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Assessment of a Novel Augmented Closure Technique for Surgical Wounds Associated with Transmetatarsal Amputation: A Preliminary Study

Jeffery AlexanderPodiatry Section, Department of Orthopedic Surgery, Rush University Medical Center, Oak Park, IL

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Vishal DesaiPodiatry Section, Department of Orthopedic Surgery, Rush University Medical Center, Oak Park, IL

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Sharif DendenPodiatry Section, Department of Orthopedic Surgery, Rush University Medical Center, Oak Park, IL

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Nicholas AlianelloPodiatry Section, Department of Orthopedic Surgery, Rush University Medical Center, Oak Park, IL

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Background: Transmetatarsal amputation (TMA) is a viable option to avoid major amputation and limb loss in patients with forefoot sepsis, infection, or tissue loss. However, TMAs are associated with a significant incidence of dehiscence, readmission, and reoperation rates ranging from 26% to 63%. To encourage tissue healing, neovascularization, and durable closure, a nonwoven, resorbable, synthetic hybrid-scale fiber matrix whose architecture is similar to native human extracellular matrix was used in an augmented closure technique. We comparatively evaluated clinical outcomes and complication rates in TMA procedures with and without augmented closure.

Methods: A retrospective analysis of ten patients who underwent TMA with augmented closure using the synthetic matrix and ten patients who underwent TMA with standard primary closure was conducted.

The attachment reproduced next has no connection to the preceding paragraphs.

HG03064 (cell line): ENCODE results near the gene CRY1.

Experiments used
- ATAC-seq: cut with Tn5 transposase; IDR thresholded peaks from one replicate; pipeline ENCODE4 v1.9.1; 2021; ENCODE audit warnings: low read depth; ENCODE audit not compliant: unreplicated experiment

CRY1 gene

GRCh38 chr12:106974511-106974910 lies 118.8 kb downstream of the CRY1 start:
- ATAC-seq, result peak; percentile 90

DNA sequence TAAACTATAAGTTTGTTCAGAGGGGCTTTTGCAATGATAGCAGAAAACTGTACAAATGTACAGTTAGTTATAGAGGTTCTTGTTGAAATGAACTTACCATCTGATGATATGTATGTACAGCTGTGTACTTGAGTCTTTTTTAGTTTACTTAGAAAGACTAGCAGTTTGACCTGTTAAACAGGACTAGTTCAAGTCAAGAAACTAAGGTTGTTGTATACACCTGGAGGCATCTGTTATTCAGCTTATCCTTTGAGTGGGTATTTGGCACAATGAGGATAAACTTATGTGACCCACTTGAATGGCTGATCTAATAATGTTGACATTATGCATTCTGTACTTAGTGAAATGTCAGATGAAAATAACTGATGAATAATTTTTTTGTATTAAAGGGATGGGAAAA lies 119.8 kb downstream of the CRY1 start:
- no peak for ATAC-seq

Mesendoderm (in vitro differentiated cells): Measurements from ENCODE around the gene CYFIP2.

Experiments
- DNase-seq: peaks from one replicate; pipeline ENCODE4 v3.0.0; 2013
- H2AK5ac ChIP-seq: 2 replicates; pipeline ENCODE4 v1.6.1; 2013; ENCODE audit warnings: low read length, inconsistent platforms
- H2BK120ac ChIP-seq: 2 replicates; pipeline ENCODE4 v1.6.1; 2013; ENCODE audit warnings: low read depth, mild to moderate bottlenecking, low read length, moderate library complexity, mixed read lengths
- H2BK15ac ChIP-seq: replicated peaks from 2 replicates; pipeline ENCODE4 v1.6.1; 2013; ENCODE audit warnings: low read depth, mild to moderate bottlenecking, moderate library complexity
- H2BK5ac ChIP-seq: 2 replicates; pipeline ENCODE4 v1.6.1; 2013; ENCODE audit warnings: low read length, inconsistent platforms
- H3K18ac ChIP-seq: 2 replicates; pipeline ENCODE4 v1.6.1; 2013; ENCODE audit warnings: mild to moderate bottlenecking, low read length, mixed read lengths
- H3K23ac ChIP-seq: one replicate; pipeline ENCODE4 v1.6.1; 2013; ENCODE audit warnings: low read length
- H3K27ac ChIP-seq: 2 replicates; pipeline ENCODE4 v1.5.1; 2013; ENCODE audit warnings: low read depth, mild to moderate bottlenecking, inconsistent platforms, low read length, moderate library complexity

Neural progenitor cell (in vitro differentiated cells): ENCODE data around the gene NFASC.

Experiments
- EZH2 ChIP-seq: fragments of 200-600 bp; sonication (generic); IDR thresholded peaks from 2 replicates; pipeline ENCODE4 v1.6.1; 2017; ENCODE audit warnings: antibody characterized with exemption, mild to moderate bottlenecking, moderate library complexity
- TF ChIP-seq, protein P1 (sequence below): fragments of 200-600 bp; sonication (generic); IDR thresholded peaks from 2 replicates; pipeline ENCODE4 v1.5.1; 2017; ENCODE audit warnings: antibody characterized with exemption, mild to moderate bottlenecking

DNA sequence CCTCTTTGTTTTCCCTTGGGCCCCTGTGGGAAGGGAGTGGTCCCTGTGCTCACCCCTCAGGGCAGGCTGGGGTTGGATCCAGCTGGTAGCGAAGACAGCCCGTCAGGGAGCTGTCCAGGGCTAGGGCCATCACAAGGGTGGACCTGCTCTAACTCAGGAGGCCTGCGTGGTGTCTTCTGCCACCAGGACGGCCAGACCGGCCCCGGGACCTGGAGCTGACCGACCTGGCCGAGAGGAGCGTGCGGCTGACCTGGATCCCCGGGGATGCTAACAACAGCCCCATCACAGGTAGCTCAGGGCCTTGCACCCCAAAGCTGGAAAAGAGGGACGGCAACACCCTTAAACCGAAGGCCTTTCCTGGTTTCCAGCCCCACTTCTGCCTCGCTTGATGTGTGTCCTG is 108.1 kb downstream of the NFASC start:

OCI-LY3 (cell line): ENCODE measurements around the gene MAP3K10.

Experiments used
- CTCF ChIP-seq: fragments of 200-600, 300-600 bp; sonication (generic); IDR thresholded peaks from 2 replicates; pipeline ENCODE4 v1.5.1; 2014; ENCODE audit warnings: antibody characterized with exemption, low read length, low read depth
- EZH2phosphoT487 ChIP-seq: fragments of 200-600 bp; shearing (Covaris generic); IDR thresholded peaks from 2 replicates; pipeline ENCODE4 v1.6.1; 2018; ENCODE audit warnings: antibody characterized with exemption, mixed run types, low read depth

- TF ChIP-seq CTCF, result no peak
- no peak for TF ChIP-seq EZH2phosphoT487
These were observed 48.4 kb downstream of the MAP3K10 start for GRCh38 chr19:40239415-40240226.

Results: After TMA, 80% of the patients who underwent augmented closure demonstrated complete wound healing compared with 60% of the control group. Patients undergoing augmented closure demonstrated five instances of wound dehiscence and 20% limb loss compared with eight instances of wound dehiscence and 40% limb loss in the control group. After TMA and augmented closure, patients required eight interventional procedures before complete healing compared with patients undergoing standard closure, who required 13 interventional procedures before complete healing.

Conclusions: Augmented closure of surgical wounds after TMA using a synthetic hybrid-scale fiber matrix provided a unique means of reducing time to healing (18%), wound dehiscence (29%), number of procedures performed (39%), and rate of limb loss (20%). Augmented closure, therefore, offers a means of improving quality of life and reducing risk for patients undergoing TMA, and potentially reducing total cost of care.

Corresponding author: Jeffery Alexander, DPM, Podiatry Section, Department of Orthopedic Surgery, Rush University Medical Center, 610 S Maple Ave, #2550, Oak Park, IL 60304. (E-mail: jeffery_alexander@rush.edu)